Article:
Verde Heritage By Glenda Farley, Cottonwood, AZ Local historian Glenda Farley guides us on a journey back in time to discover fascinating moments that make up our Verde heritage and history.
Thursday, May 9, 2013
"BOOTLEGGING TO CEASE WITH HARD LABOR: New Policy in Handling Misdemeanor Cases to be Pursued by Judge Smith."
"Sounding a warning to all bootleggers and others who are convicted of misdemeanors, Judge Smith yesterday in pronouncing sentence of Frank Merka, the bootlegger who pleaded guilty a few days ago said, that hereafter, it will be the rule of the court to abolish the heretofore lenient policy of such cases and set up a new one which will be of benefit to the county in two ways. The convicted persons will be sentenced to hard labor during their terms. This will act as a warning to all offenders and at the same time assist the county materially as men are needed to put the county roads and the plaza into proper shape for the summer. At the same time the men will be earning their meals at the county jail with the final effect of reminding others what the penalty will be in such cases."
"The law must be enforced and Judge Smith began his new policy by sentencing Merka, the man who sold liquor to weary travelers on the road between Jerome and Clarkdale, to 90 days in the county jail at hard labor and a fine of $100 to be worked out on the basis of $1 per day in case of default."
"Merka declared before being sentenced the he had committed the crime not for business reasons but because of necessity."
(Prescott Journal-Miner; Saturday, May 8, 1915; page 5, column 7.)
"MERKA'S MUDDLE GETS HIM INTO TROUBLE: Side Business in Bootlegging as a Station Watchman."
"Frank Merka was entrusted with the duty of watching the closed station between Jerome and Clarkdale owned by Sullivan & Harrington, where a considerable stock of wet goods was stored with other property, and being of a generous nature started to dish out the liquor refreshments to weary travelers with a free hand and he got into trouble."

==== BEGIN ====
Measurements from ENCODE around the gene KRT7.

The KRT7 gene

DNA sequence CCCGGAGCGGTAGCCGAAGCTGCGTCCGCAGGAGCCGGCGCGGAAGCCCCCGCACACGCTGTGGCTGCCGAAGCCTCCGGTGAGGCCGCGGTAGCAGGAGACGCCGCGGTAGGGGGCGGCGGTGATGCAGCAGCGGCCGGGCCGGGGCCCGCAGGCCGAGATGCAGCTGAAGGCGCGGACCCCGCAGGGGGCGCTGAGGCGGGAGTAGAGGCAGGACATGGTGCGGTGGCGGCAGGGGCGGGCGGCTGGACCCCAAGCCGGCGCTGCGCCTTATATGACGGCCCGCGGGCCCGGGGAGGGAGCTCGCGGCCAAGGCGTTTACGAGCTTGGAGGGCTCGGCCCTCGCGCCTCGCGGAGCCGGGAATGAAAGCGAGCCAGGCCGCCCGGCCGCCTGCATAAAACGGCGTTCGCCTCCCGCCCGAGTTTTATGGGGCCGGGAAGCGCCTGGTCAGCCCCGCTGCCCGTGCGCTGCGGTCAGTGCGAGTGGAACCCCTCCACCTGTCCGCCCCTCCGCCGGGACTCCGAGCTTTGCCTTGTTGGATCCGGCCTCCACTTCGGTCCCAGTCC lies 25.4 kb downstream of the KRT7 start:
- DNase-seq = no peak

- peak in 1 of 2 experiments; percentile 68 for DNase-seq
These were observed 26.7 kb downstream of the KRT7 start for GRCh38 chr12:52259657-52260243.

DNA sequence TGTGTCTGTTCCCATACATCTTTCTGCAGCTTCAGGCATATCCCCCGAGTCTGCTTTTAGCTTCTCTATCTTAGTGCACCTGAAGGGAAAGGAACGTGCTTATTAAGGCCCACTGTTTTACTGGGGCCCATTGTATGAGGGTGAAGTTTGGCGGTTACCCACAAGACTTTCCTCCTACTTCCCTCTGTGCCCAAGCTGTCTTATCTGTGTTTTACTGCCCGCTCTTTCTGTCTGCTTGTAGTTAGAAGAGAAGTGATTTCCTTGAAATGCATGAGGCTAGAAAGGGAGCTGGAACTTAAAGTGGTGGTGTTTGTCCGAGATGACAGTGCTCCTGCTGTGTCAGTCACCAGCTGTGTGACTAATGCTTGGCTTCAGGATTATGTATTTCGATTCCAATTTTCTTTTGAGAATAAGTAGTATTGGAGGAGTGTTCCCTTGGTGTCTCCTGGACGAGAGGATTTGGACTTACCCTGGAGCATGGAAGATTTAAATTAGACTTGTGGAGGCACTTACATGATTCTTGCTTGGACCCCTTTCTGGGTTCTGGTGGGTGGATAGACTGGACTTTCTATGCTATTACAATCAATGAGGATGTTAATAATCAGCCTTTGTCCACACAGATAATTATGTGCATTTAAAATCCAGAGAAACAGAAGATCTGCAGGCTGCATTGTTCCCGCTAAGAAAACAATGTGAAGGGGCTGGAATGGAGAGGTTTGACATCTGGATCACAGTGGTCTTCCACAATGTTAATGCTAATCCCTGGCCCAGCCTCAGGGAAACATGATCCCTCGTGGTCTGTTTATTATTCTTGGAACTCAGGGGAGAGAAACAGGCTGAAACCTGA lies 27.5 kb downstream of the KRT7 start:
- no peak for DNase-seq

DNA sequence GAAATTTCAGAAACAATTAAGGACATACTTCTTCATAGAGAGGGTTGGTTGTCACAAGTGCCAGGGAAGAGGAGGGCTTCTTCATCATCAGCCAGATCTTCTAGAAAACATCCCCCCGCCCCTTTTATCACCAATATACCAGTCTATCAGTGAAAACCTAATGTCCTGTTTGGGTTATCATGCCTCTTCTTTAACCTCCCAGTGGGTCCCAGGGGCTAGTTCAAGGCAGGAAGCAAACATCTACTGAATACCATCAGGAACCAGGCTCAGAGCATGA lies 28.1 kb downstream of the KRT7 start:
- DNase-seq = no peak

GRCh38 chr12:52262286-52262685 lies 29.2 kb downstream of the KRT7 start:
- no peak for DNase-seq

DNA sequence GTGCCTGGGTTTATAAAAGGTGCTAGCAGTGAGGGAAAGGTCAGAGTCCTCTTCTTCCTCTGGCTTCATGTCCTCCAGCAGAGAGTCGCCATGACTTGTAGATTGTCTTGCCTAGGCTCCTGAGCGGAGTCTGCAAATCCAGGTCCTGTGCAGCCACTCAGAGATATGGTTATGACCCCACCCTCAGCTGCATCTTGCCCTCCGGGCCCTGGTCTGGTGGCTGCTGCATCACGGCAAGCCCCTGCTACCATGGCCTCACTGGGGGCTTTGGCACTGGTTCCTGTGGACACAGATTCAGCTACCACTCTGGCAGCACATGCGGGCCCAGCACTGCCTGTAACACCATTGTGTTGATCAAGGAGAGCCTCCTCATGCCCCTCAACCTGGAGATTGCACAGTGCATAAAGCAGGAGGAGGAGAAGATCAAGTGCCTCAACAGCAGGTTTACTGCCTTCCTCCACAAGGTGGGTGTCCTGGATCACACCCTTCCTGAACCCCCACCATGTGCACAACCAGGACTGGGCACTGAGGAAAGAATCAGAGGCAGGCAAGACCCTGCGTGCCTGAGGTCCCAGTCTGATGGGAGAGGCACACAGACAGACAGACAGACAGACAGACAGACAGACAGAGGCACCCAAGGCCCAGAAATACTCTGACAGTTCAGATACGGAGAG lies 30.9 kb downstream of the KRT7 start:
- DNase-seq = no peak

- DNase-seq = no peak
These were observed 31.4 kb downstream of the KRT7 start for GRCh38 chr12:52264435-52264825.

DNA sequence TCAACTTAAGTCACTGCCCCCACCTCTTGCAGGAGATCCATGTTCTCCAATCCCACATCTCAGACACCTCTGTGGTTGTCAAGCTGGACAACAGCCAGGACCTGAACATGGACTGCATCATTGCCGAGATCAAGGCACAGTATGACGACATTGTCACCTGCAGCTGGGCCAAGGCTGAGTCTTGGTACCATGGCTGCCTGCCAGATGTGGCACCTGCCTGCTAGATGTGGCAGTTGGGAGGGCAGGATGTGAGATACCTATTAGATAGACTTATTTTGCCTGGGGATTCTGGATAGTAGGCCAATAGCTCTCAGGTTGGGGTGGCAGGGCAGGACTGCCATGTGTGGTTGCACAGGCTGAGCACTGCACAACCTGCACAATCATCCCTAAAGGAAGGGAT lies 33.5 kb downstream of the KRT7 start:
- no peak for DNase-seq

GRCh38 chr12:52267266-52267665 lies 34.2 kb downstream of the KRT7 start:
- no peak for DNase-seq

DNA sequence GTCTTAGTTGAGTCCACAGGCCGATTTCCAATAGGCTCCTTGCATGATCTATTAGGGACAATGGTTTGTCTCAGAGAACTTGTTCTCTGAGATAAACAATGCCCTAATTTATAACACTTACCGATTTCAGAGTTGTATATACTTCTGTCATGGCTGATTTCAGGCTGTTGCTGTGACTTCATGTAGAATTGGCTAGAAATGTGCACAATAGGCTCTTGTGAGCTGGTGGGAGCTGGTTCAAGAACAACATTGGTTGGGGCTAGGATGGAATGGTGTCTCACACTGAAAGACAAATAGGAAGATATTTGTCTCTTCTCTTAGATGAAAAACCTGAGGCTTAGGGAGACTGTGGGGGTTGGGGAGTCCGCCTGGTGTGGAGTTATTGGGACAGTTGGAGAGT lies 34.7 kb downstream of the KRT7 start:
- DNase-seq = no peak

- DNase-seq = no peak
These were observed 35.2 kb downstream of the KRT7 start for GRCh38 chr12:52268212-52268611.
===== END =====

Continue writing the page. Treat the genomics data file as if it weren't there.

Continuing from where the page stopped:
"He was arrested by Constable Joe Cook, of Clarkdale, and had a hearing before Judge Kearns later. This proceeding was very brief, as well as tame, for Merka admitted being guilty, but pleaded ignorance of the legal situation. He was bound to Superior Court and later his bootlegging business will be sifted down along judicial lines. He is now in jail here awaiting trial, being brought in yesterday afternoon by Constable Cook."
(Prescott Journal-Miner; Saturday, April 17, 1915; page 5, column 3.)
"WILL SENTENCE BOOTLEGGER"
"Frank Merka, who despite the 'dry' law thought he would assist in keeping Arizona 'wet,' appeared before Judge Smith yesterday for arraignmment and pled guilty. Pronouncement of sentence was set for Friday, May 7."
"The charge entered against the offender by County Attorney O'Sullivan was willful and unlawful sale of two bottles of whiskey to George Doty."
"Merka was arrested by Deputy Joe Cook of Clarkdale during the middle of last month at the road house between that city and Jerome, which is owned by Sullivan & Harrington. Merka, who was in charge of the place since it was closed, becoming generous, started dishing the fire water out to revive weary travelers. This did not last long after the law had head of it, and his arrest followed."
(Prescott Journal-Miner; Wednesday, May 5, 1915; page 4, columns 4-5.)